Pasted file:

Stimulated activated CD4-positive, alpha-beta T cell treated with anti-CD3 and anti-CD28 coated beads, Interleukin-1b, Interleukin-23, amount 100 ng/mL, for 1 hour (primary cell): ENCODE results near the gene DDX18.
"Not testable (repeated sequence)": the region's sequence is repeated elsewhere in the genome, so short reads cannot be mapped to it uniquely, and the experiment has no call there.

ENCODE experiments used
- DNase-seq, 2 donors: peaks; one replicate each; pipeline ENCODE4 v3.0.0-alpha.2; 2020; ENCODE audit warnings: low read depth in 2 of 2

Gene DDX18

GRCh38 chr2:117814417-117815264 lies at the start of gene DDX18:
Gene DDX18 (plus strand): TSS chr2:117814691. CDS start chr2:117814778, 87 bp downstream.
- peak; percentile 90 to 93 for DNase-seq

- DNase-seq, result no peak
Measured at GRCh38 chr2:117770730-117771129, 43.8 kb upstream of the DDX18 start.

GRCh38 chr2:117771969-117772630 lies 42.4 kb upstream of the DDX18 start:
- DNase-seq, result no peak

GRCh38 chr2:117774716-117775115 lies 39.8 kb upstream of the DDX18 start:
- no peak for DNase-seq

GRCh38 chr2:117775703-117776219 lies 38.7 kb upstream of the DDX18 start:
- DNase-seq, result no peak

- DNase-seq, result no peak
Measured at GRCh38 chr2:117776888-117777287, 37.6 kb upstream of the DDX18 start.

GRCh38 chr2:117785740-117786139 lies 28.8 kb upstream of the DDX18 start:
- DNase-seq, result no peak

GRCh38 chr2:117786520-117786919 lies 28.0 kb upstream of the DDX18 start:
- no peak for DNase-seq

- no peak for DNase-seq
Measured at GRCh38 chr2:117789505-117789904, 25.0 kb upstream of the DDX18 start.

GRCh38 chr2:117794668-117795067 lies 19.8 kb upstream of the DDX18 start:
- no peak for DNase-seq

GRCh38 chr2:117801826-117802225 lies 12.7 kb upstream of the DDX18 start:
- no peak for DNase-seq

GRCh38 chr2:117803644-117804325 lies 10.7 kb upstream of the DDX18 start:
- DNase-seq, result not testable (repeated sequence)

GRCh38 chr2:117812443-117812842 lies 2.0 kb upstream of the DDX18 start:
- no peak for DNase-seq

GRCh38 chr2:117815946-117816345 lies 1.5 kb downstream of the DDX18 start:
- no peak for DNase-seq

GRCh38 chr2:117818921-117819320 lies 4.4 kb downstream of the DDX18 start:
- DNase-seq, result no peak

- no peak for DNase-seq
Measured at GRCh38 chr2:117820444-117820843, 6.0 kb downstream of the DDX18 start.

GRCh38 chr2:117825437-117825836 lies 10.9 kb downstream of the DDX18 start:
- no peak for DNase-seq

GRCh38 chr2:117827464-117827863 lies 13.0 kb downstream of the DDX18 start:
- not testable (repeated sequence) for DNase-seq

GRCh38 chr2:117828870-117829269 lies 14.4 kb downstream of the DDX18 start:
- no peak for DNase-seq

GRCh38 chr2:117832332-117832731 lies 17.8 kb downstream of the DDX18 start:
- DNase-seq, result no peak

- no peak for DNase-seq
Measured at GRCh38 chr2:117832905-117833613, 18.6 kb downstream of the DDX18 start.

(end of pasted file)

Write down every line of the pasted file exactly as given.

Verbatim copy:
Stimulated activated CD4-positive, alpha-beta T cell treated with anti-CD3 and anti-CD28 coated beads, Interleukin-1b, Interleukin-23, amount 100 ng/mL, for 1 hour (primary cell): ENCODE results near the gene DDX18.
"Not testable (repeated sequence)": the region's sequence is repeated elsewhere in the genome, so short reads cannot be mapped to it uniquely, and the experiment has no call there.

ENCODE experiments used
- DNase-seq, 2 donors: peaks; one replicate each; pipeline ENCODE4 v3.0.0-alpha.2; 2020; ENCODE audit warnings: low read depth in 2 of 2

Gene DDX18

GRCh38 chr2:117814417-117815264 lies at the start of gene DDX18:
Gene DDX18 (plus strand): TSS chr2:117814691. CDS start chr2:117814778, 87 bp downstream.
- peak; percentile 90 to 93 for DNase-seq

- DNase-seq, result no peak
Measured at GRCh38 chr2:117770730-117771129, 43.8 kb upstream of the DDX18 start.

GRCh38 chr2:117771969-117772630 lies 42.4 kb upstream of the DDX18 start:
- DNase-seq, result no peak

GRCh38 chr2:117774716-117775115 lies 39.8 kb upstream of the DDX18 start:
- no peak for DNase-seq

GRCh38 chr2:117775703-117776219 lies 38.7 kb upstream of the DDX18 start:
- DNase-seq, result no peak

- DNase-seq, result no peak
Measured at GRCh38 chr2:117776888-117777287, 37.6 kb upstream of the DDX18 start.

GRCh38 chr2:117785740-117786139 lies 28.8 kb upstream of the DDX18 start:
- DNase-seq, result no peak

GRCh38 chr2:117786520-117786919 lies 28.0 kb upstream of the DDX18 start:
- no peak for DNase-seq

- no peak for DNase-seq
Measured at GRCh38 chr2:117789505-117789904, 25.0 kb upstream of the DDX18 start.

GRCh38 chr2:117794668-117795067 lies 19.8 kb upstream of the DDX18 start:
- no peak for DNase-seq

GRCh38 chr2:117801826-117802225 lies 12.7 kb upstream of the DDX18 start:
- no peak for DNase-seq

GRCh38 chr2:117803644-117804325 lies 10.7 kb upstream of the DDX18 start:
- DNase-seq, result not testable (repeated sequence)

GRCh38 chr2:117812443-117812842 lies 2.0 kb upstream of the DDX18 start:
- no peak for DNase-seq

GRCh38 chr2:117815946-117816345 lies 1.5 kb downstream of the DDX18 start:
- no peak for DNase-seq

GRCh38 chr2:117818921-117819320 lies 4.4 kb downstream of the DDX18 start:
- DNase-seq, result no peak

- no peak for DNase-seq
Measured at GRCh38 chr2:117820444-117820843, 6.0 kb downstream of the DDX18 start.

GRCh38 chr2:117825437-117825836 lies 10.9 kb downstream of the DDX18 start:
- no peak for DNase-seq

GRCh38 chr2:117827464-117827863 lies 13.0 kb downstream of the DDX18 start:
- not testable (repeated sequence) for DNase-seq

GRCh38 chr2:117828870-117829269 lies 14.4 kb downstream of the DDX18 start:
- no peak for DNase-seq

GRCh38 chr2:117832332-117832731 lies 17.8 kb downstream of the DDX18 start:
- DNase-seq, result no peak

- no peak for DNase-seq
Measured at GRCh38 chr2:117832905-117833613, 18.6 kb downstream of the DDX18 start.